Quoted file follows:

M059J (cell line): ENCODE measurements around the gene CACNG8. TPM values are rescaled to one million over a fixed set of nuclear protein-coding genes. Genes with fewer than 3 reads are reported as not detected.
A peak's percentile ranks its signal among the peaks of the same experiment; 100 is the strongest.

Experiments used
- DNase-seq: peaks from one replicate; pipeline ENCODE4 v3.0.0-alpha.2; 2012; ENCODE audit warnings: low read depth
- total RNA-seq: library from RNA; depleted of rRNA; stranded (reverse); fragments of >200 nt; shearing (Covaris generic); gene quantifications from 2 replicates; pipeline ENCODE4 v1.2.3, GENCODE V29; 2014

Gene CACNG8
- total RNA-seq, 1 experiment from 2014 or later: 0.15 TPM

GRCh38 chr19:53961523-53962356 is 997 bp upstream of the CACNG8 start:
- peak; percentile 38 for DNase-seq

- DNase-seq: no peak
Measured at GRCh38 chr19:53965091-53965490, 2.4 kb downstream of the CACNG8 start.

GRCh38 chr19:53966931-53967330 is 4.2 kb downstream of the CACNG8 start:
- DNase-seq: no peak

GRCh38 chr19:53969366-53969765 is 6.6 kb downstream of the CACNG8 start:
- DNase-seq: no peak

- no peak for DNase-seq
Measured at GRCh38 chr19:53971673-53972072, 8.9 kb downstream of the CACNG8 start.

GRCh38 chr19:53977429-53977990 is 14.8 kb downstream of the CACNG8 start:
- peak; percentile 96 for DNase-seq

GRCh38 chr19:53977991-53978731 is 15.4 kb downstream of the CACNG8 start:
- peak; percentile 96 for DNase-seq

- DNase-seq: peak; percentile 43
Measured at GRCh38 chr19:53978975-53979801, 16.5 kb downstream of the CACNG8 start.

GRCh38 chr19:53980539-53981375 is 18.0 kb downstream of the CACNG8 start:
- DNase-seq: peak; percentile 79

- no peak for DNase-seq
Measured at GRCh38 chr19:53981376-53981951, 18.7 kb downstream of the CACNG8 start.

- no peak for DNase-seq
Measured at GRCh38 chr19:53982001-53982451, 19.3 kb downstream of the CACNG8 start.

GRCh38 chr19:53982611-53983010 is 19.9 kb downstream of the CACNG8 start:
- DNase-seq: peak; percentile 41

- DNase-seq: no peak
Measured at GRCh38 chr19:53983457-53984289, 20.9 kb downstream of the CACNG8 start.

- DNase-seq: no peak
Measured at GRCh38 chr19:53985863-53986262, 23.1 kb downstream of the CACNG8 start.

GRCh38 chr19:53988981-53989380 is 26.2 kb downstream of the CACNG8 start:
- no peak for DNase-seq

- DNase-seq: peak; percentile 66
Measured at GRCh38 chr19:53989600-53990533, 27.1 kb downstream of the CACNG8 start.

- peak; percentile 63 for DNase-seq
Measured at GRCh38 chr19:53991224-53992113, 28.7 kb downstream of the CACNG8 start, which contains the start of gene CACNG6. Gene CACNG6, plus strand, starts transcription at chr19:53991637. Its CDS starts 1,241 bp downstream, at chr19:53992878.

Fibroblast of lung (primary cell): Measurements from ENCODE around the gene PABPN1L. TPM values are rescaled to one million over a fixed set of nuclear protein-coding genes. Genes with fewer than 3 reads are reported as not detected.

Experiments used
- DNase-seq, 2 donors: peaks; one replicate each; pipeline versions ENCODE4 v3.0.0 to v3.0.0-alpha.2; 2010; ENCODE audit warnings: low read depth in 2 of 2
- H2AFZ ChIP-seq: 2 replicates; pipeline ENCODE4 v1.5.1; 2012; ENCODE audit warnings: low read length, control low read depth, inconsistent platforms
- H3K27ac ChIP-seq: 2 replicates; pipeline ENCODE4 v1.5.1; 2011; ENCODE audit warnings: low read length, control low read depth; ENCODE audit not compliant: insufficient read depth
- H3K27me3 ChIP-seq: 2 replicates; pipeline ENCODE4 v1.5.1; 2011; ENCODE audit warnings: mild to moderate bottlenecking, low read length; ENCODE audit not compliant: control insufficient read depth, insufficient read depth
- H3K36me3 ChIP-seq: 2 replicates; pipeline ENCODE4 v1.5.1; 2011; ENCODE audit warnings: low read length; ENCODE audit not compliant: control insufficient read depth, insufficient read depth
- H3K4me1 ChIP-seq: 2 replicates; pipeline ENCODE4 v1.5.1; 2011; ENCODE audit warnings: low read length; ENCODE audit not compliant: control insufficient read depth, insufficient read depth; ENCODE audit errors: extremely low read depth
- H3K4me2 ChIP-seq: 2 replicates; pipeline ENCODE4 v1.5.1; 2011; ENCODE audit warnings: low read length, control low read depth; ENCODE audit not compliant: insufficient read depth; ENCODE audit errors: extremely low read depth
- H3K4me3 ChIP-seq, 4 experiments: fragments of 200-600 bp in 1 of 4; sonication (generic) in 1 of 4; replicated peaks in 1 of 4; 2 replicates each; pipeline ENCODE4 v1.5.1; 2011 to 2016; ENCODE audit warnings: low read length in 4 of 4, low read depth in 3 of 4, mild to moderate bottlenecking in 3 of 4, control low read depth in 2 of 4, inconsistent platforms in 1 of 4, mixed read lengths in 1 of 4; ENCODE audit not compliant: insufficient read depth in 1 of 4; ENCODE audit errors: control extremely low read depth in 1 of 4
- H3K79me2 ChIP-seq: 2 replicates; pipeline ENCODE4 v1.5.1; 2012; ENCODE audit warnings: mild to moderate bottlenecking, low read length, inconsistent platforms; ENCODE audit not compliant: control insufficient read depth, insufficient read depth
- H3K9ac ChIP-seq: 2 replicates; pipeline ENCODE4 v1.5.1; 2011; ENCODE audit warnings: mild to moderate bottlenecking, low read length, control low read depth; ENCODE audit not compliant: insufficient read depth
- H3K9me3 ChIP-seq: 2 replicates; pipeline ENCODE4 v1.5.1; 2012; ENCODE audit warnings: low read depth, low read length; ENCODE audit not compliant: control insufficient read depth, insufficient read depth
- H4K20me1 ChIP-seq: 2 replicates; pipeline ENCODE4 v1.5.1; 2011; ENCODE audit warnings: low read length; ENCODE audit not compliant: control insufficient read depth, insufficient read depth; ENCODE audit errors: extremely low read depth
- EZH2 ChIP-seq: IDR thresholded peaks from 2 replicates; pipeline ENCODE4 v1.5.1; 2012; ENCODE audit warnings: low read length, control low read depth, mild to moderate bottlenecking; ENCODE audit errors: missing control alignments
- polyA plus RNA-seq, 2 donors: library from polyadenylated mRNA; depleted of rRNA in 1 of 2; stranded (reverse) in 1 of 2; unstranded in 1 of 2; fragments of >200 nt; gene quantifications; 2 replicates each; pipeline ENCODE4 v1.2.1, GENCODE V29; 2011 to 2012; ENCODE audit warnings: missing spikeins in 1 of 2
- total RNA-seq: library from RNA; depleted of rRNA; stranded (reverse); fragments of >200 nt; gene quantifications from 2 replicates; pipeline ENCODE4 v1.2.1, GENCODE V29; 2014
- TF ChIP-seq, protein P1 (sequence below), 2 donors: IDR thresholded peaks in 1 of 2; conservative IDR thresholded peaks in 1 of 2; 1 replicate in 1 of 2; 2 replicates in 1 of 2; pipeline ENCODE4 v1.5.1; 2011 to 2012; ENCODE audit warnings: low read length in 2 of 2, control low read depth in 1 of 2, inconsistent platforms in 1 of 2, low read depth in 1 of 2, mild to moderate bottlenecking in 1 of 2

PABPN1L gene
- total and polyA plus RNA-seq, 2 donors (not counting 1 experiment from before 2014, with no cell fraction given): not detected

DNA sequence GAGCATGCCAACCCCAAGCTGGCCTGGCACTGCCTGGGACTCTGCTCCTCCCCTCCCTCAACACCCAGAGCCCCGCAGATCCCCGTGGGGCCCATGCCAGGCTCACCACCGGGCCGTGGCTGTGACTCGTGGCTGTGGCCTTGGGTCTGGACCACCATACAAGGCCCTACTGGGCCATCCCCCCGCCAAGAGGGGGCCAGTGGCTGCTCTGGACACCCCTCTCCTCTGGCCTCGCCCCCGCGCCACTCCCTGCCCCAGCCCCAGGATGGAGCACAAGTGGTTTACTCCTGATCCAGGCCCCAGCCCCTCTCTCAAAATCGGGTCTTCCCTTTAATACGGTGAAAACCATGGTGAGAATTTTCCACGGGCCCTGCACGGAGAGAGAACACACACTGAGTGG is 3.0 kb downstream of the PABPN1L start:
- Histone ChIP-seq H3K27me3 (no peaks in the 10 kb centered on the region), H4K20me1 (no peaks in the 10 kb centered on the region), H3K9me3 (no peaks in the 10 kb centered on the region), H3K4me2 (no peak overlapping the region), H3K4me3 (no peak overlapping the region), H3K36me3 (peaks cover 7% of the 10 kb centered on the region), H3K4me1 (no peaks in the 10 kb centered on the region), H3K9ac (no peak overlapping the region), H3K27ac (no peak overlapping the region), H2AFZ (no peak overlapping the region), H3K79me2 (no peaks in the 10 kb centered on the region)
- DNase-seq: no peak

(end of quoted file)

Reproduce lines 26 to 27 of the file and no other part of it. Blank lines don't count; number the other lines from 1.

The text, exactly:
- no peak for DNase-seq
Measured at GRCh38 chr19:53981376-53981951, 18.7 kb downstream of the CACNG8 start.